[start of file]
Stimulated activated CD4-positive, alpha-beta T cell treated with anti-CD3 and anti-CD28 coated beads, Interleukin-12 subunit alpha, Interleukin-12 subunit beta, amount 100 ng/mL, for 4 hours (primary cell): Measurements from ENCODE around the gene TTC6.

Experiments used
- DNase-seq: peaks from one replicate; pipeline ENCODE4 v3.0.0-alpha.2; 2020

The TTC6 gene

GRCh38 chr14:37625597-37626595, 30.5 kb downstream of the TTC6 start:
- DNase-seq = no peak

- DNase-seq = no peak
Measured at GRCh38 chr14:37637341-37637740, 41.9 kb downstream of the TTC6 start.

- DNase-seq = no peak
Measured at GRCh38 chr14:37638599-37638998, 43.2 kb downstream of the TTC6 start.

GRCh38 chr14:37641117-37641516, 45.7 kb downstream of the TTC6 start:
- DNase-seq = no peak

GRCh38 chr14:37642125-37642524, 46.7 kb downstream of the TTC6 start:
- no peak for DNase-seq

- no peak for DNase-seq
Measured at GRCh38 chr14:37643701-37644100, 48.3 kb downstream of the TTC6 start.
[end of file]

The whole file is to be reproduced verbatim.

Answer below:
Stimulated activated CD4-positive, alpha-beta T cell treated with anti-CD3 and anti-CD28 coated beads, Interleukin-12 subunit alpha, Interleukin-12 subunit beta, amount 100 ng/mL, for 4 hours (primary cell): Measurements from ENCODE around the gene TTC6.

Experiments used
- DNase-seq: peaks from one replicate; pipeline ENCODE4 v3.0.0-alpha.2; 2020

The TTC6 gene

GRCh38 chr14:37625597-37626595, 30.5 kb downstream of the TTC6 start:
- DNase-seq = no peak

- DNase-seq = no peak
Measured at GRCh38 chr14:37637341-37637740, 41.9 kb downstream of the TTC6 start.

- DNase-seq = no peak
Measured at GRCh38 chr14:37638599-37638998, 43.2 kb downstream of the TTC6 start.

GRCh38 chr14:37641117-37641516, 45.7 kb downstream of the TTC6 start:
- DNase-seq = no peak

GRCh38 chr14:37642125-37642524, 46.7 kb downstream of the TTC6 start:
- no peak for DNase-seq

- no peak for DNase-seq
Measured at GRCh38 chr14:37643701-37644100, 48.3 kb downstream of the TTC6 start.